infusion-related reactions / Rapid / 50.0-55.0edema / Delayed / 21.0-21.0hypertension / Early / 14.0-14.0sinus tachycardia / Rapid / 9.0-9.0dyspnea / Early / 8.0-8.0wheezing / Rapid / 6.0-6.0depression / Delayed / 6.0-6.0chest pain (unspecified) / Early / 5.0-5.0hypotension / Rapid / 5.0palpitations / Early / Incidence not knownataxia / Delayed / Incidence not knownantibody formation / Delayed / Incidence not knowndysphagia / Delayed / Incidence not knownerythema / Early / Incidence not knownhypoxia / Early / Incidence not knownlymphadenopathy / Delayed / Incidence not known
infection / Delayed / 4.0-44.0chills / Rapid / 43.0-43.0fever / Early / 39.0-39.0headache / Early / 39.0-39.0cough / Delayed / 33.0-33.0paresthesias / Delayed / 31.0-31.0fatigue / Early / 24.0-24.0dizziness / Early / 21.0-21.0rash / Early / 20.0-20.0nasal congestion / Early / 19.0-19.0back pain / Delayed / 16.0-16.0myalgia / Early / 14.0-14.0pruritus / Rapid / 10.0-10.0sinusitis / Delayed / 9.0-9.0tinnitus / Delayed / 8.0-8.0pharyngitis / Delayed / 6.0-6.0anxiety / Delayed / 6.0-6.0flushing / Rapid / 5.0-5.0muscle cramps / Delayed / 5.0-5.0xerostomia / Early / 4.0-4.0abdominal pain / Early / 5.0nausea / Early / 5.0urticaria / Rapid / 5.0vomiting / Early / 5.0diarrhea / Early / 5.0pallor / Early / 5.0arthralgia / Delayed / Incidence not knownasthenia / Delayed / Incidence not knownvertigo / Early / Incidence not knownrhinorrhea / Early / Incidence not knownlacrimation / Early / Incidence not knownhypoesthesia / Delayed / Incidence not knownhyperhidrosis / Delayed / Incidence not known
There are no drug interactions associated with Agalsidase Beta products.
Mechanism of Action: Agalsidase beta, by providing an exogenous source of a-galactosidase A, catalyzes the hydrolysis of glycosphingolipids, including globotriaosylceramide. Specifically, this enzyme removes the third sugar molecule, a galactose, attached to ceramide. Without a-galactosidase A, globotriaosylceramide accumulates in the lysosomes. Prolonged elevated concentrations of glycosphingolipids, especially globotriaosylceramide, in many body tissues promote the clinical manifestations of Fabry disease, such as renal failure, cardiomyopathy and cerebrovascular accidents. Agalsidase beta reduces globotriaosylceramide (GL-3) deposition in capillary endothelium of the kidney and certain other cell types.In clinical trials, GL-3 was decreased to normal or near normal levels in mesangial cells, glomerular capillary endothelium, interstitial cells and non-capillary endothelium following use of agalsidase beta. GL-3 deposition was still present in vascular smooth muscle cells, tubular epithelium and podocytes, at variably reduced levels. Plasma GL-3 levels were reduced to levels below the limit of detection and remained so up to 18 months of treatment. The reduction of GL-3 inclusions suggests that agalsidase beta may ameliorate disease expression; however, the relationship of GL-3 inclusion reduction to specific clinical manifestations of Fabry disease has not been established.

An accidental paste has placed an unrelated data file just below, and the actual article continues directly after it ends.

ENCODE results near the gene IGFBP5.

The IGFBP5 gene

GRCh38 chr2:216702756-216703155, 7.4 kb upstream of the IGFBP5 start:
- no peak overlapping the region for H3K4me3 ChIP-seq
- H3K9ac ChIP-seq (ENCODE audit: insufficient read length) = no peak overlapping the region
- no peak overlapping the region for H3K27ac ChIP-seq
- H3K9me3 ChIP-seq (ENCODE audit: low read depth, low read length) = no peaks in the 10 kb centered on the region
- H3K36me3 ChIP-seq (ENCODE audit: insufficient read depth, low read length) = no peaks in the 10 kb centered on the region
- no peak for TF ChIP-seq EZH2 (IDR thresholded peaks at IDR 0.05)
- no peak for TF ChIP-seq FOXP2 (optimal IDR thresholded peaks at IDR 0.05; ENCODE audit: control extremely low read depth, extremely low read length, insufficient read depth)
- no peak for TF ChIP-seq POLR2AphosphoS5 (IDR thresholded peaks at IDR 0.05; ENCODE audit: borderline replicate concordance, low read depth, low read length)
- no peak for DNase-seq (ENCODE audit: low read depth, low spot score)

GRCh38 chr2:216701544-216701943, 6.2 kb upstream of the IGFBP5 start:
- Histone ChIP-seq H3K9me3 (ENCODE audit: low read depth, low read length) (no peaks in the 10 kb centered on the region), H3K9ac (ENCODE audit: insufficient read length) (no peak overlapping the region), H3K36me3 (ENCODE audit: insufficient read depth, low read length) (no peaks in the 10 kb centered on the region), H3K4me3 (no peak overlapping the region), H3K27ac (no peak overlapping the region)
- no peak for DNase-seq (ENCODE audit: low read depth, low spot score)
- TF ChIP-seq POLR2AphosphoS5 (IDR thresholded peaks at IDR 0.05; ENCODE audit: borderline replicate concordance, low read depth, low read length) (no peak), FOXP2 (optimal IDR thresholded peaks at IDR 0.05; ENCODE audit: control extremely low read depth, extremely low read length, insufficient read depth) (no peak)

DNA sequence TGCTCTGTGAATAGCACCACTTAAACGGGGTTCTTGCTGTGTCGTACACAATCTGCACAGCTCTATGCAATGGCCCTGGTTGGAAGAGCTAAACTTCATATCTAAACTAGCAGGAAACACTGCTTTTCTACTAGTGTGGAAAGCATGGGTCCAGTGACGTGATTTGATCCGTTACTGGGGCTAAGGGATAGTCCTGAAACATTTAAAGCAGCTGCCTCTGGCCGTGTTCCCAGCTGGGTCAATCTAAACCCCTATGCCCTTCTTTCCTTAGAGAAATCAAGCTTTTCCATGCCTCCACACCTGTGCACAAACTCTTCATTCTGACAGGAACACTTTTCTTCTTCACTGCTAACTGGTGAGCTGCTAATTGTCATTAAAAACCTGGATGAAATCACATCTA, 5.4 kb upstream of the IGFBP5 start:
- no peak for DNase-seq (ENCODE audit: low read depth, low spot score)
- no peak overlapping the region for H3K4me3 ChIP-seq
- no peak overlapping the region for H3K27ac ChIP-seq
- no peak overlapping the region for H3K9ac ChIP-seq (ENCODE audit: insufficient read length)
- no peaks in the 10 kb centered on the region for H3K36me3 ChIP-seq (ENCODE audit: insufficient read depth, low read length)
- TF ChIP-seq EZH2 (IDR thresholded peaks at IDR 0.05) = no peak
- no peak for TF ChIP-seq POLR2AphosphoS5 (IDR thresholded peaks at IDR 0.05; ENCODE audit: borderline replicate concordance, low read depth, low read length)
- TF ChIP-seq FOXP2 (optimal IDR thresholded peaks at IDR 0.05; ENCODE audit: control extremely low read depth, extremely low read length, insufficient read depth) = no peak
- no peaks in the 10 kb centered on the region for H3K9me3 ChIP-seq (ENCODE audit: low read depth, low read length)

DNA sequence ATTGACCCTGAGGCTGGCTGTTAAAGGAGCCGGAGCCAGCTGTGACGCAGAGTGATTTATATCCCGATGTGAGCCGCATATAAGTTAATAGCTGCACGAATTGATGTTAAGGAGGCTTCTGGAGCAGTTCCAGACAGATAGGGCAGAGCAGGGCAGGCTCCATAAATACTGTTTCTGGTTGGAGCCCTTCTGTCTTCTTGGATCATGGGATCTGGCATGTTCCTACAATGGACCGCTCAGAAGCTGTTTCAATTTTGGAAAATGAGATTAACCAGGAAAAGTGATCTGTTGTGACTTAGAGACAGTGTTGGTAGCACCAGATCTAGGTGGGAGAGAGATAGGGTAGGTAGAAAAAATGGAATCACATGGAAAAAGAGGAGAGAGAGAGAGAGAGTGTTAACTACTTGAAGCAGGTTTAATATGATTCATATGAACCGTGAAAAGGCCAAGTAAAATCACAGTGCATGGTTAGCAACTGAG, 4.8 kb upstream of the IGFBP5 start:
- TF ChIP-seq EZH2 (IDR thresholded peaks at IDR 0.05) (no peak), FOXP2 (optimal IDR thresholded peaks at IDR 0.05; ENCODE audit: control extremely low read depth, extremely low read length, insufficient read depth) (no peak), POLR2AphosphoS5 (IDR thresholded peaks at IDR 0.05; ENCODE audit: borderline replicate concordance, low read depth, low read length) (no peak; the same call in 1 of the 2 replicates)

Agalsidase beta is given by intravenous infusion. Agalsidase beta is rapidly removed from the circulation and taken up by vascular endothelial and parenchymal cells into lysosomes. The protein is likely taken into cells by mannose-6-phosphate, mannose, and asialoglycoprotein receptors. The protein is highly sialyated; the ratio of sialic acid to galactose residues is 0.88. The non-specific removal of agalsidase beta by hepatic asialoglycoprotein receptors is minimal due to the low number of exposed galactose residues. Agalsidase beta displays non-linear kinetics over the dose range of 0.3, 1 and 3 mg/kg, as the plasma concentration-time curve and clearance do not increase proportionately with increasing dose. Clearance appears to be biphasic; the most rapid elimination phase is 1 to 2 hours after the infusion. As a protein, agalsidase beta is expected to be metabolically degraded through peptide hydrolysis. Renal elimination is expected to be a minor pathway. The terminal half-life is dose independent with a range of 45 to 102 minutes. Reduction in plasma globotriaosylceramide (GL-3) concentrations is dose-dependent. Of 3 patients that received 1 mg/kg every 2 weeks, 2 had complete elimination of GL-3 from their plasma after the first infusion. The other patient had a reduction in their GL-3 concentration after the first infusion but did not have total clearance during the treatment period of 10 weeks. More frequent administration of agalsidase beta (every 48 hours) does not appear to result in greater tissue GL-3 concentration reduction. However, the small number of patients in each group and the short study duration (total of 5 infusions per group) limits this observation.